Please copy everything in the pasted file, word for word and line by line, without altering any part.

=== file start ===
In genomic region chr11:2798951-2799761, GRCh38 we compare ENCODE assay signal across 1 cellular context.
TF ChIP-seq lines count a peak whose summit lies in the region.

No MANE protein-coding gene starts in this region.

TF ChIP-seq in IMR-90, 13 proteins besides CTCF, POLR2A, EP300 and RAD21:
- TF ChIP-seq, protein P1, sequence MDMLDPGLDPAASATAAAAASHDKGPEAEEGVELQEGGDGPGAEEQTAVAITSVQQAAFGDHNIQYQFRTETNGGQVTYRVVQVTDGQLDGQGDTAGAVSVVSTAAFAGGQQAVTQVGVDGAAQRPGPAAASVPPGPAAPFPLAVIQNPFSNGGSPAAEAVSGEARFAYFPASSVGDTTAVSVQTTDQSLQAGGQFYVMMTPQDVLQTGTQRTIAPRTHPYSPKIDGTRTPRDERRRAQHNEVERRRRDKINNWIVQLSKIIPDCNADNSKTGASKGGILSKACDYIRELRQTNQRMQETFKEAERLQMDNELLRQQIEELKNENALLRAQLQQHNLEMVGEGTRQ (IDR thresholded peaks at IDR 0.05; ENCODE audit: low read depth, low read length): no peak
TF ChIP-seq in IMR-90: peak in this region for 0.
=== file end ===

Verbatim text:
In genomic region chr11:2798951-2799761, GRCh38 we compare ENCODE assay signal across 1 cellular context.
TF ChIP-seq lines count a peak whose summit lies in the region.

No MANE protein-coding gene starts in this region.

TF ChIP-seq in IMR-90, 13 proteins besides CTCF, POLR2A, EP300 and RAD21:
- TF ChIP-seq, protein P1, sequence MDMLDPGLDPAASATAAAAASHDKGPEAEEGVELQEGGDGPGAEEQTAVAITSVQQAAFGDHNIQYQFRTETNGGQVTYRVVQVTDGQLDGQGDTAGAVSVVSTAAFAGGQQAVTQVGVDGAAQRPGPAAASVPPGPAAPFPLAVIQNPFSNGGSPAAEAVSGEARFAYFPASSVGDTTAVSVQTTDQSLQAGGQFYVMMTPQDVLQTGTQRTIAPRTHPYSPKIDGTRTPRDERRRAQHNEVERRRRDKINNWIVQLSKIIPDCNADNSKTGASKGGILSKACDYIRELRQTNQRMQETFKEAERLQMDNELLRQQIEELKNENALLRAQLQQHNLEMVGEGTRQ (IDR thresholded peaks at IDR 0.05; ENCODE audit: low read depth, low read length): no peak
TF ChIP-seq in IMR-90: peak in this region for 0.